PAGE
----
Yesterday I explained that after showing strong conditions through to September, the final quarter of 2015 ends with capital city dwelling values declining by 1.4%
Today I will look at several key property market influencers and share my analysis including performance of varying property types as well as yields and returns and a five year market retrospective – 2010 to2015 and some thoughts about 2016.
But first some…
Highlights over the three months to December 2015
- Best performing capital city: Brisbane +1.3 per cent
- Weakest performing capital city: Sydney -2.3 per cent
- Highest rental yields: Hobart houses with gross rental yield of 5.4 per cent and Brisbane Units at 5.3 per cent
- Lowest rental yields: Melbourne houses with gross rental yield of 3.0 per cent and Melbourne units at 4.0 per cent
- Most expensive city: Sydney with a median dwelling price of $800,000
- Most affordable city: Hobart with a median dwelling price of $350,000
Performance across product types
Surprisingly, across the combined capitals index, there was little difference between the capital gain of detached housing versus apartments over 2015, despite detached housing showing a stronger performance than apartments over most of the year.
The amount of new apartment supply under construction hasn’t materially affected the rate of capital gain, at least at the macro level, however in cities like Melbourne and Brisbane, where new apartment supply has surged relative to historic levels, the difference in performance is more substantial.
In Melbourne, unit values are up 6.9% over the year compared with an 11.7% rise in house values, while in Brisbane, apartment values have increased by only 1.8% compared with a 4.3% rise in house values.
Sydney, where the apartment market is more mature and new supply has been more geographically diverse, has shown hardly any difference in capital gains, with house values up 11.5% compared with an 11.3% rise in unit values.
Yields and total return
The only capital city to see gross rental yields improve over the year has been Hobart, where the average gross yield rose from 5.3% to 5.4%.
Every other city has seen yields compress due to dwelling values rising at a faster pace than rental rates, or, as in the case of Perth and Darwin, rental rates falling at a faster pace than dwelling values.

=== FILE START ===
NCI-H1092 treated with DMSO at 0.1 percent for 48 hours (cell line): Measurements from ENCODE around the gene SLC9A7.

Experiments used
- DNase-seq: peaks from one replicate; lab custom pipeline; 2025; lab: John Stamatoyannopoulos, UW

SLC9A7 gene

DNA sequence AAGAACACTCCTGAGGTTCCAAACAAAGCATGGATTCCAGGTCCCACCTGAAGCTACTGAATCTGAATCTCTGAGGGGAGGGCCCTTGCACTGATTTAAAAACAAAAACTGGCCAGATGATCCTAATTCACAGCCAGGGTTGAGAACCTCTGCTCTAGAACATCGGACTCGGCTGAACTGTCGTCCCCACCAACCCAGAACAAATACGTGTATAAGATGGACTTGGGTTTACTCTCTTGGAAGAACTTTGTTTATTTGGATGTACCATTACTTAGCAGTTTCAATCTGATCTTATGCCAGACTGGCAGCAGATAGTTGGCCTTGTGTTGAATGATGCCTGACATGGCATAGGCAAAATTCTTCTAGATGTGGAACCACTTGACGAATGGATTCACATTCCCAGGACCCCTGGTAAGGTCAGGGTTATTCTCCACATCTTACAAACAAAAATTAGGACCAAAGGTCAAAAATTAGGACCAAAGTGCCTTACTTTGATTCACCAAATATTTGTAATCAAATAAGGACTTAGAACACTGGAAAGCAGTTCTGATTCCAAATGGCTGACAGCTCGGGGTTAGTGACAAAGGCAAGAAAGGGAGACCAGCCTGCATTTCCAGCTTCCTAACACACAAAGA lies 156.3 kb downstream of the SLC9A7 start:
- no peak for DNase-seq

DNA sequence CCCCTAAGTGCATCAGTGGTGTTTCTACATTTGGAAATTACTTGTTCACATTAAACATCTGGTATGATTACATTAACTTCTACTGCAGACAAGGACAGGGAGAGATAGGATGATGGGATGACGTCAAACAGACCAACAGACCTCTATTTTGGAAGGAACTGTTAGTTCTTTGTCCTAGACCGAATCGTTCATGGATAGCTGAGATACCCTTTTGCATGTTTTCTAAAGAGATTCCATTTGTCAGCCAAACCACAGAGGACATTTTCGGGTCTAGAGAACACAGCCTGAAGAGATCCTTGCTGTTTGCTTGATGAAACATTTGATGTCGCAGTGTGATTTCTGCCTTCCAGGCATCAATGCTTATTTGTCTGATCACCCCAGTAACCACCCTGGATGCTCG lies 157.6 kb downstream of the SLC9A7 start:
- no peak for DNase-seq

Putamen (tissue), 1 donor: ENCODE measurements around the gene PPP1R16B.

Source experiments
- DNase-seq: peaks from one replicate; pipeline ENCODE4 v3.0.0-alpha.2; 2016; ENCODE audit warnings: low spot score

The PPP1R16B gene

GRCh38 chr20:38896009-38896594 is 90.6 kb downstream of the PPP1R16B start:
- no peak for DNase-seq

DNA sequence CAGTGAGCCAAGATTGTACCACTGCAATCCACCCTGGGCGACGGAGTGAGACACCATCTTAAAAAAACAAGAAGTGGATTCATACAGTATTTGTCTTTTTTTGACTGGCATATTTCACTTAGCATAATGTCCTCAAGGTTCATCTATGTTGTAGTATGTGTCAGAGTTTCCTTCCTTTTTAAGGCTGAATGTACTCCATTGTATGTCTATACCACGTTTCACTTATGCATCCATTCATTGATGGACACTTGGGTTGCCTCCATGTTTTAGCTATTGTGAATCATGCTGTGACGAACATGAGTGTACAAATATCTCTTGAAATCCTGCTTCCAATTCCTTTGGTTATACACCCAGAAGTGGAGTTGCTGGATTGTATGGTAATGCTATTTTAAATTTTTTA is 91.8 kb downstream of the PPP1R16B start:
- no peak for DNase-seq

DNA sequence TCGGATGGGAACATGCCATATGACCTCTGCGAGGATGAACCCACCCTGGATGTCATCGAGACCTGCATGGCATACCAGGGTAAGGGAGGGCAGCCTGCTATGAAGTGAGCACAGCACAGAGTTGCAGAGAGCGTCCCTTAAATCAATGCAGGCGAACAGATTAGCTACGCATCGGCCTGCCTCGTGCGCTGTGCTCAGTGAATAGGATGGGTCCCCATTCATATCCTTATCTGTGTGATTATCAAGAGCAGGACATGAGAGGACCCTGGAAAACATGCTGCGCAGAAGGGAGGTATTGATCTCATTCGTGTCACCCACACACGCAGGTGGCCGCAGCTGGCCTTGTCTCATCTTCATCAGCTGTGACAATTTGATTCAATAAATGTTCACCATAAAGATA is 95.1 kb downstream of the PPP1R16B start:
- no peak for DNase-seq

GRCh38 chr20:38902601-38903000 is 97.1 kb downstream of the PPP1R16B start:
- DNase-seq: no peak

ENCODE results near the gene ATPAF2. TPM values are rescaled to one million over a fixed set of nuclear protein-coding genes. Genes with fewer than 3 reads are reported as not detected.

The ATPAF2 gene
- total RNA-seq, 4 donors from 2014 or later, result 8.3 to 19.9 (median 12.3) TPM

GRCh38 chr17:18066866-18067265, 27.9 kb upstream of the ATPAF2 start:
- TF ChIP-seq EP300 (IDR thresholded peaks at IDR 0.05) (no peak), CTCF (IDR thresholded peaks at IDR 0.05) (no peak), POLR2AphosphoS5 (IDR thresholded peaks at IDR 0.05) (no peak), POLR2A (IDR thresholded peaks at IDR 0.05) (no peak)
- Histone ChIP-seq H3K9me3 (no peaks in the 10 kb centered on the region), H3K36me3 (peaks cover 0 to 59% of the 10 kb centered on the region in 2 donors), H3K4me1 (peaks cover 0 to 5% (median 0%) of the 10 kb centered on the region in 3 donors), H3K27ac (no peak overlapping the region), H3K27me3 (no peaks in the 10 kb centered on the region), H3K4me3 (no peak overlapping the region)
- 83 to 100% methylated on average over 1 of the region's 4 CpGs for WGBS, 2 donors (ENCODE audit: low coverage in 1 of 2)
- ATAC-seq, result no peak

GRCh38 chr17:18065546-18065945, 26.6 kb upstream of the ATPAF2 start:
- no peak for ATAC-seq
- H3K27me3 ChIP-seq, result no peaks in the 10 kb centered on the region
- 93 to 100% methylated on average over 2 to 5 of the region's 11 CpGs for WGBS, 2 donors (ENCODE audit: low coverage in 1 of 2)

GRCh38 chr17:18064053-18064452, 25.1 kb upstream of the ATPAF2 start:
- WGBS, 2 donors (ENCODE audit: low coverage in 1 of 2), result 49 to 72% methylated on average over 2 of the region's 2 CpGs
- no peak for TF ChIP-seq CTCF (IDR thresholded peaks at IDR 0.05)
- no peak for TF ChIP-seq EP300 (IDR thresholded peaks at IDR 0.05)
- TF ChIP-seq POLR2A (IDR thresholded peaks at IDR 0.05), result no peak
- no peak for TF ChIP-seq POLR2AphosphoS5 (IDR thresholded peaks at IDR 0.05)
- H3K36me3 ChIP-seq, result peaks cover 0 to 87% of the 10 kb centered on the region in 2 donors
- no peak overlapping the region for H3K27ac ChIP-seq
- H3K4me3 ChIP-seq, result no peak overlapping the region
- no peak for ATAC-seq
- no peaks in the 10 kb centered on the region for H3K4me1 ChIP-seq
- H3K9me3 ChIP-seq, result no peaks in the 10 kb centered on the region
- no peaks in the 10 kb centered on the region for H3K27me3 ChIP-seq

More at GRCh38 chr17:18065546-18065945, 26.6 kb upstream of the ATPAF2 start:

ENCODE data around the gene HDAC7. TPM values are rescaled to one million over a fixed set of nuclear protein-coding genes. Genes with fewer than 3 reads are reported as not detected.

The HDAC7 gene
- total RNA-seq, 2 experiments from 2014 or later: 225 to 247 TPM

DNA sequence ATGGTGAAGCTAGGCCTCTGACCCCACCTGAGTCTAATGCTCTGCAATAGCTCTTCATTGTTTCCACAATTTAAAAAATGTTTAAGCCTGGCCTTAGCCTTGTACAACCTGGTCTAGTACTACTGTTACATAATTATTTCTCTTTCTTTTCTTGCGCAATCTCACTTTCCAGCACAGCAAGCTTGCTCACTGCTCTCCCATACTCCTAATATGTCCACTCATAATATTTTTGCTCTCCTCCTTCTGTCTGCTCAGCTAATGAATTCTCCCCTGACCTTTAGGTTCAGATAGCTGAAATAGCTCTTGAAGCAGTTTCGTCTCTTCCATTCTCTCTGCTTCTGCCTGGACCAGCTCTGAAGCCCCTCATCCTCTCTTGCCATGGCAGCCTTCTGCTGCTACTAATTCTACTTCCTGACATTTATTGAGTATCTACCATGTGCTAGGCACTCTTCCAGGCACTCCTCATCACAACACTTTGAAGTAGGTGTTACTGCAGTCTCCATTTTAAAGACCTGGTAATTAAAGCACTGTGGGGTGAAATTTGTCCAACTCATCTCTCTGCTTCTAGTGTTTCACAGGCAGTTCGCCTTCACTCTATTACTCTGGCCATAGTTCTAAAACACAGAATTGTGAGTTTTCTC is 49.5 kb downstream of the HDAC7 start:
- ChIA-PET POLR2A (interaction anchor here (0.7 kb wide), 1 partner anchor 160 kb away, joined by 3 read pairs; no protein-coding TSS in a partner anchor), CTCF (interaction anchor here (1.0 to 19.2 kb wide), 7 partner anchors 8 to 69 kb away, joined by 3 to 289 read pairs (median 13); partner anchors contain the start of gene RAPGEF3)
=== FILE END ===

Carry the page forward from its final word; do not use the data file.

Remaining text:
In Sydney and Melbourne, where the rate of capital gain has been substantially higher than other capital cities, yields sunk to new historic lows during 2015.
The lowest gross yields can be found in Melbourne, where the typical gross yield on a Melbourne home reached a historic low of 3.0% before improving slightly over the final two months of the year to reach 3.1%.
Similarly, in Sydney, gross yields reached a historic low of 3.3% before showing a slight recovery to end the year at 3.4%.
The highest yields for detached houses can now be found in Hobart, where the typical house is providing a gross yield of 5.4%.
Brisbane is now home to the highest gross rental yields for units, averaging 5.3% in December.
Despite the low yields being achieved in Sydney and Melbourne, the high rate of capital gain has provided substantially higher total returns that other capital cities.
Combining the return from both capital gain and yield shows Sydney investors would have seen an average total gross return of 15.4% over the year, while home owners in Melbourne have seen a 14.8% total gross return.
At the other end of the spectrum, the total return in Perth was just 0.2% over the year and in Darwin, the total gross return was a low 2.0%.
By factoring in holding costs and other expenses, it’s easy to see that total net returns would likely have been negative in each of these cities.
5 Year Retrospective
The past five years takes into account the previous downturn in housing markets that ran from late 2010 through to the middle of 2012, as well as the current growth phase which broadly commenced in June 2012.
Across the combined capital cities index, dwelling values have recorded an aggregate capital gain of 22.5% over the past five years; in dollar terms this equates to an increase of approximately $108,000 in every dwelling across the capital cities.